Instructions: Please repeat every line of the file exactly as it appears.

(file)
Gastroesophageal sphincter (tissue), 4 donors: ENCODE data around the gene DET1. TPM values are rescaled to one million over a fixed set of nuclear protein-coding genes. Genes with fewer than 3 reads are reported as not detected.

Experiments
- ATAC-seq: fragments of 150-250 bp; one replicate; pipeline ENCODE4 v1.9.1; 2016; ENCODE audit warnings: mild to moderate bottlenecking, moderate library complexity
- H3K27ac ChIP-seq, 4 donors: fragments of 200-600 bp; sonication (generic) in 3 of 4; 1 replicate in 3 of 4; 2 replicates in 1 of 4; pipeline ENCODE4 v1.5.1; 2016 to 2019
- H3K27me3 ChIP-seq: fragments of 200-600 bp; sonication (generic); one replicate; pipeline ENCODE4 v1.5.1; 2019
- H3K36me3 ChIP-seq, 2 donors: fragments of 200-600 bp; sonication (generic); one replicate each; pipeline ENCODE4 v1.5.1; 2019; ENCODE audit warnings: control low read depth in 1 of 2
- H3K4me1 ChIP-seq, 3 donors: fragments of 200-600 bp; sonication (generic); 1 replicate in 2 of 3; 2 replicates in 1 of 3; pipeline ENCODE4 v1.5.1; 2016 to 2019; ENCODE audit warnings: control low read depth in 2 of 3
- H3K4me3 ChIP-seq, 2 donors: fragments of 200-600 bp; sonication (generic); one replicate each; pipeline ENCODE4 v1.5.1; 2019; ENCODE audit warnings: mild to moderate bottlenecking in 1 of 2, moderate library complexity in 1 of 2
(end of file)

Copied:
Gastroesophageal sphincter (tissue), 4 donors: ENCODE data around the gene DET1. TPM values are rescaled to one million over a fixed set of nuclear protein-coding genes. Genes with fewer than 3 reads are reported as not detected.

Experiments
- ATAC-seq: fragments of 150-250 bp; one replicate; pipeline ENCODE4 v1.9.1; 2016; ENCODE audit warnings: mild to moderate bottlenecking, moderate library complexity
- H3K27ac ChIP-seq, 4 donors: fragments of 200-600 bp; sonication (generic) in 3 of 4; 1 replicate in 3 of 4; 2 replicates in 1 of 4; pipeline ENCODE4 v1.5.1; 2016 to 2019
- H3K27me3 ChIP-seq: fragments of 200-600 bp; sonication (generic); one replicate; pipeline ENCODE4 v1.5.1; 2019
- H3K36me3 ChIP-seq, 2 donors: fragments of 200-600 bp; sonication (generic); one replicate each; pipeline ENCODE4 v1.5.1; 2019; ENCODE audit warnings: control low read depth in 1 of 2
- H3K4me1 ChIP-seq, 3 donors: fragments of 200-600 bp; sonication (generic); 1 replicate in 2 of 3; 2 replicates in 1 of 3; pipeline ENCODE4 v1.5.1; 2016 to 2019; ENCODE audit warnings: control low read depth in 2 of 3
- H3K4me3 ChIP-seq, 2 donors: fragments of 200-600 bp; sonication (generic); one replicate each; pipeline ENCODE4 v1.5.1; 2019; ENCODE audit warnings: mild to moderate bottlenecking in 1 of 2, moderate library complexity in 1 of 2